This is our third back-to-school video; it’s becoming a tradition!
When I was growing up, my family always went out to eat, frequently at a restaurant called The Ground Round, which gave you baskets of peanuts and popcorn and projected old movies on the wall, on the night before school started. I loved that! I also put all my clothes out the night before the first day so I would be ready to go in the morning. Unfortunately, that was a first day only tradition rather than a daily habit.
Do you have any back-to-school traditions in your family?
I bet this has happened to you numerous times in the past couple of weeks. You are out somewhere with your family, and you bump into someone you know. This person you know looks at you and says, “Getting ready for school?” with a mischievous twinkle in his eye.
Well, guess what? Teachers get this same question all the time, too!
In reality, teachers spend a lot of the summer, not just the week before school starts, getting ready for the next academic year. Some of us had to move to a different classroom, and just like when people move into a new home, getting organized and making it feel like your own takes time. Some teachers become students over the summer, taking classes on-line or at colleges. Lots of us spend lots of time on the computer, researching new educational trends or learning new technology. We revamp old lessons and create new ones. We shop for our classrooms. We design our bulletin boards. We READ. Then when school arrives, we kick it up to high gear.
Here’s a photo essay of what we do to get ready for school:
After today, I am just about ready for our first official day of school tomorrow. I’ll finish reviewing Red Kayak so that we can play a game in class tomorrow. Speaking of Red Kayak, did you know that its author, Priscilla Cummings, wrote a companion novel called The Journey Back? It’s all about Digger’s escape from the juvenile detention facility where he was sent at the end of Red Kayak. That might make a good book report book for some students.
And speaking of students, it was great to see so many of you today at our Open House! I hope you enjoyed getting reacquainted with your classmates and teachers.
What new changes did you learn about today? How do you feel about those changes? Do you see any changes in our classroom?
See you tomorrow!
On the first Thursday in August, the Odyssey kids met with school board members and a journalist for the Venice Gondolier to discuss the Newbery Award winning, documentary novel, Nothing But the Truth, by Avi. (Click on the book to link to Avi’s website.)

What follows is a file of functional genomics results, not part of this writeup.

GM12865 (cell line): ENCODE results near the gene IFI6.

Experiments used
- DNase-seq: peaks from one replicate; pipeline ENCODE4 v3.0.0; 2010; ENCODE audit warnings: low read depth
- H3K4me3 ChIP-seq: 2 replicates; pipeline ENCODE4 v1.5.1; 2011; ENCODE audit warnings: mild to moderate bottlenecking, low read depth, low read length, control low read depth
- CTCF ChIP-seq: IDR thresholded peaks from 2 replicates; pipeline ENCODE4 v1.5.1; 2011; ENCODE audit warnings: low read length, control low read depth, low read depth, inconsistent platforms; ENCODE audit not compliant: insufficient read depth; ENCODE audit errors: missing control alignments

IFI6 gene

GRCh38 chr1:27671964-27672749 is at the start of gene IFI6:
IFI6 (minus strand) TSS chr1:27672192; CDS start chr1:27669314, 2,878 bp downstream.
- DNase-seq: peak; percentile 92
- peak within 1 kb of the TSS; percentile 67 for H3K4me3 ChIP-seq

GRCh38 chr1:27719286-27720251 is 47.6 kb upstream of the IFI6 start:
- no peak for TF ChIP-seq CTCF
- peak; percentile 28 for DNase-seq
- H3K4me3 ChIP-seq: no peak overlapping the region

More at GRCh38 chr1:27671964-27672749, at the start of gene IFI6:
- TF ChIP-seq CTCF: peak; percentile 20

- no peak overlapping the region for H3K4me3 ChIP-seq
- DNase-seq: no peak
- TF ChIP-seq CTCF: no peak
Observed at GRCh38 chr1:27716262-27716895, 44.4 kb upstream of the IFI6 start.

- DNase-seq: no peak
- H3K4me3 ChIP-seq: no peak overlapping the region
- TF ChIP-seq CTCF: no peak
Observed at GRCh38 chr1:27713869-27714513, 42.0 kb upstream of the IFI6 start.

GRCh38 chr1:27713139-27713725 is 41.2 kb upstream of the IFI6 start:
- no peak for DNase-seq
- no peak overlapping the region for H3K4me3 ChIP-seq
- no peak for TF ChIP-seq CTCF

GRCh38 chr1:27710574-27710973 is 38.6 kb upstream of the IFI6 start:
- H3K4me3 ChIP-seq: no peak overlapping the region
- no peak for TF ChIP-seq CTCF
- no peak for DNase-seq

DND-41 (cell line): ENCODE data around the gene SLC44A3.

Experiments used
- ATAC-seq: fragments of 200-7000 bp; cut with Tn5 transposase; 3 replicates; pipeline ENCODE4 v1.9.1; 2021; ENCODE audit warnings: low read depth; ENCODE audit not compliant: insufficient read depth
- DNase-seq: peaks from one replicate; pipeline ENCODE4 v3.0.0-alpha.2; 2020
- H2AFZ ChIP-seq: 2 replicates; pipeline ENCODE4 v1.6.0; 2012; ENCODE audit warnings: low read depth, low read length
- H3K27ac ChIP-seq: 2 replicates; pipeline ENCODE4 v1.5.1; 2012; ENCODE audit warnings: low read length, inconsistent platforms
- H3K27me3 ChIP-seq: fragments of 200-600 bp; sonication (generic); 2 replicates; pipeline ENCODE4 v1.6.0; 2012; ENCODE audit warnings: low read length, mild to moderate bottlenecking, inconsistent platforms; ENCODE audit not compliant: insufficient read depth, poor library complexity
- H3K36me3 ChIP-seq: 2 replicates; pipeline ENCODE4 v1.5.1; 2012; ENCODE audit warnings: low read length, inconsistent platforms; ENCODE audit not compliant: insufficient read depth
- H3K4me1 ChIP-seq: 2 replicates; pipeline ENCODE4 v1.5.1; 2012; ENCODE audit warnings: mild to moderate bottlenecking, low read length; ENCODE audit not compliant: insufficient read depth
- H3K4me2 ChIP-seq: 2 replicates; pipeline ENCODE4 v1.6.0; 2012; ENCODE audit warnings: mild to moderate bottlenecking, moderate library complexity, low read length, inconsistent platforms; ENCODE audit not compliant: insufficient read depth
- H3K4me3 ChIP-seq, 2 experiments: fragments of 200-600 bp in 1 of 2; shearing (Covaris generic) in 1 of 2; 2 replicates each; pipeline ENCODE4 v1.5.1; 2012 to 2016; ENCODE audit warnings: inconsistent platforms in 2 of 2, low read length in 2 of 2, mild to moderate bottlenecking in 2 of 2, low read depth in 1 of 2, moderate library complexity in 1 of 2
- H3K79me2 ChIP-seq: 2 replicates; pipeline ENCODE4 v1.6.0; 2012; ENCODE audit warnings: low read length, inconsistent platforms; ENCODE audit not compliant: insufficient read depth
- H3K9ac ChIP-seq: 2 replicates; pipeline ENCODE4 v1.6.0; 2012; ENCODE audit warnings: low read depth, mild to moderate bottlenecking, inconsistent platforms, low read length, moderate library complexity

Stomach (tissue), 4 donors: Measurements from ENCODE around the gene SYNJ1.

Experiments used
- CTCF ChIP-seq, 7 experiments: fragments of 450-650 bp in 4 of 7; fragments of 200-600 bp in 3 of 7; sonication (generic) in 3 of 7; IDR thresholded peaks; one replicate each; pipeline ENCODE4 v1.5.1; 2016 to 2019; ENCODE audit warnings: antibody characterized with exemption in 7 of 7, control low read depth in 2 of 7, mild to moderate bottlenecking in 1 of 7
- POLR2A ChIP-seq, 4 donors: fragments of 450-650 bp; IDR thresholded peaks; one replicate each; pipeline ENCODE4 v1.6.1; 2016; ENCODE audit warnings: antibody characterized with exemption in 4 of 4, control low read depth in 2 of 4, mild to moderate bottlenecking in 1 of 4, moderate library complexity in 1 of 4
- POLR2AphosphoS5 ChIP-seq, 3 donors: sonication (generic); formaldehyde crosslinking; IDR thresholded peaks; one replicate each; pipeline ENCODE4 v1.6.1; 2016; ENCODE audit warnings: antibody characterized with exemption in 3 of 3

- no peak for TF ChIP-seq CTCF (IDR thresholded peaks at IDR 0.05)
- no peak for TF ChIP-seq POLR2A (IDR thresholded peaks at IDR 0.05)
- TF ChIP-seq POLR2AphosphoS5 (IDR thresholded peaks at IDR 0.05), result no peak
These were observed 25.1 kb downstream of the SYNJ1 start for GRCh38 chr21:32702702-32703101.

This novel follows a very realistic chain of events as 9th grade student Philip Malloy is suspended from school, purportedly for singing the National Anthem. Soon, the school board and the national media become embroiled in the emotional issues of patriotism and American values. Tied up in this incident are the reputation of an English teacher, a political election, and the school budget. Do you believe everything you read and hear in the news? Can students be suspended for singing The Star Spangled Banner? What really happened that day in Miss Narwin’s homeroom period? Read the book to find out.
School board member Eric Robinson shares ideas with Odyssey 8th graders. Mr. Robinson also offered a $100 prize for our essay contest.
School board member Marilyn Fogerty facilitates discussion about Avi’s novel with 7th grade Odyssey members.
Gondolier features editor Kim Cool and school board member Margaret Wells discuss “Nothing But the Truth” with 6th grade Odyssey members.
Mrs. Gunther and Mrs. Bettley illuminate themes of the documentary novel.
Members of the Odyssey group invited the ECS school board and journalist Kim Cool to discuss Avi’s Newbery-winning book, “Nothing But the Truth” during their summer book club meeting.
Thanks for your postcards! To date, I have received 30 postcards! As you can see, finding postcards in the mailbox is a highlight of my day!
Did you ever watch Postcards from Buster when you were younger? Not surprisingly, this was one of my favorite shows to watch with my kids. It’s a spin-off from the Arthur show and series written by Marc Brown. In his own show, Buster travels around the world with his dad one summer and sends video postcards back to his friends in Elwood City. The video postcards Buster sends are pretty cool, and a very modern advancement from the original postcard of 1861. Today I learned that it is now possible to send a QR code on a postcard which will play a video when scanned on an iPad or iPhone. I think that is something we will have to investigate when we return to school. Postcards sure have come a long way in 153 years!
As an amateur deltiologist, a.k.a. a postcard collector, I have collected hundreds of postcards! I have yet to receive a video postcard, but I do have lots of different printed postcards. Some have original artwork created by the sender; others are photographs taken by the sender. I have one that is printed on a piece of wood. Most are from the United States, but I have a few from Europe and South America. We will check them all out when we return to school in the not too distant future. I am planning my postcard bulletin board so you can see all the places your classmates have ventured during the last 10 weeks.
See you soon!
Photo Credit: Storm Crypt via Compfight